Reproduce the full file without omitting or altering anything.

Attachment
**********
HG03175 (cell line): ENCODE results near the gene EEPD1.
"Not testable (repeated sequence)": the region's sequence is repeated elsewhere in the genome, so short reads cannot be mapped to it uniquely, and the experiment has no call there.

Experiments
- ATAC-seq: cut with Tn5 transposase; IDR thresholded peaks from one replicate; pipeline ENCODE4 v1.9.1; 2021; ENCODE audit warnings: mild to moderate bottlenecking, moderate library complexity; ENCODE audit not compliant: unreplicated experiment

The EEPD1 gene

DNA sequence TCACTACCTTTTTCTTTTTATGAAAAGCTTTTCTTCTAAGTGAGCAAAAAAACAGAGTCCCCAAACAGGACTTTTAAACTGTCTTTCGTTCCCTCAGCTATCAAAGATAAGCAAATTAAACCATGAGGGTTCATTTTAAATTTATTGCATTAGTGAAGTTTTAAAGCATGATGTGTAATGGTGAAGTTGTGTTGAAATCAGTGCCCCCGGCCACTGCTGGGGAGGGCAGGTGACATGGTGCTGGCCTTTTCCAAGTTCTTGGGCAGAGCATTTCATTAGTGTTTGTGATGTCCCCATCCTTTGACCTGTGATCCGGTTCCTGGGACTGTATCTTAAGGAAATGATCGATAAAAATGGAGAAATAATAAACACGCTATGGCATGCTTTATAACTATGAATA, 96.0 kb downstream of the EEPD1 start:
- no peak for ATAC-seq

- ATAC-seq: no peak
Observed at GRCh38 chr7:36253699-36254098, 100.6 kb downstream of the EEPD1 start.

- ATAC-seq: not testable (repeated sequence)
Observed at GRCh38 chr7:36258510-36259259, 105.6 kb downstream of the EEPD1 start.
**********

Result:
HG03175 (cell line): ENCODE results near the gene EEPD1.
"Not testable (repeated sequence)": the region's sequence is repeated elsewhere in the genome, so short reads cannot be mapped to it uniquely, and the experiment has no call there.

Experiments
- ATAC-seq: cut with Tn5 transposase; IDR thresholded peaks from one replicate; pipeline ENCODE4 v1.9.1; 2021; ENCODE audit warnings: mild to moderate bottlenecking, moderate library complexity; ENCODE audit not compliant: unreplicated experiment

The EEPD1 gene

DNA sequence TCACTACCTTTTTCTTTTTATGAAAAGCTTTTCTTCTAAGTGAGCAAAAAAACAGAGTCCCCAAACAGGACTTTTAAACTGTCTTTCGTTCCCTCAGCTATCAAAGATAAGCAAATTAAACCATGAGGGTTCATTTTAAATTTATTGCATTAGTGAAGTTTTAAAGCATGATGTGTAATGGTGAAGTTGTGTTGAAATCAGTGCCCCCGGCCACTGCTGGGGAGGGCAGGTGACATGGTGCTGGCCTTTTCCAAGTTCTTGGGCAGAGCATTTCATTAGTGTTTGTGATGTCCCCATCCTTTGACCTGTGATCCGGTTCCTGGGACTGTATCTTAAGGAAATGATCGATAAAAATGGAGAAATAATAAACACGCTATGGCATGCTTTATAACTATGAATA, 96.0 kb downstream of the EEPD1 start:
- no peak for ATAC-seq

- ATAC-seq: no peak
Observed at GRCh38 chr7:36253699-36254098, 100.6 kb downstream of the EEPD1 start.

- ATAC-seq: not testable (repeated sequence)
Observed at GRCh38 chr7:36258510-36259259, 105.6 kb downstream of the EEPD1 start.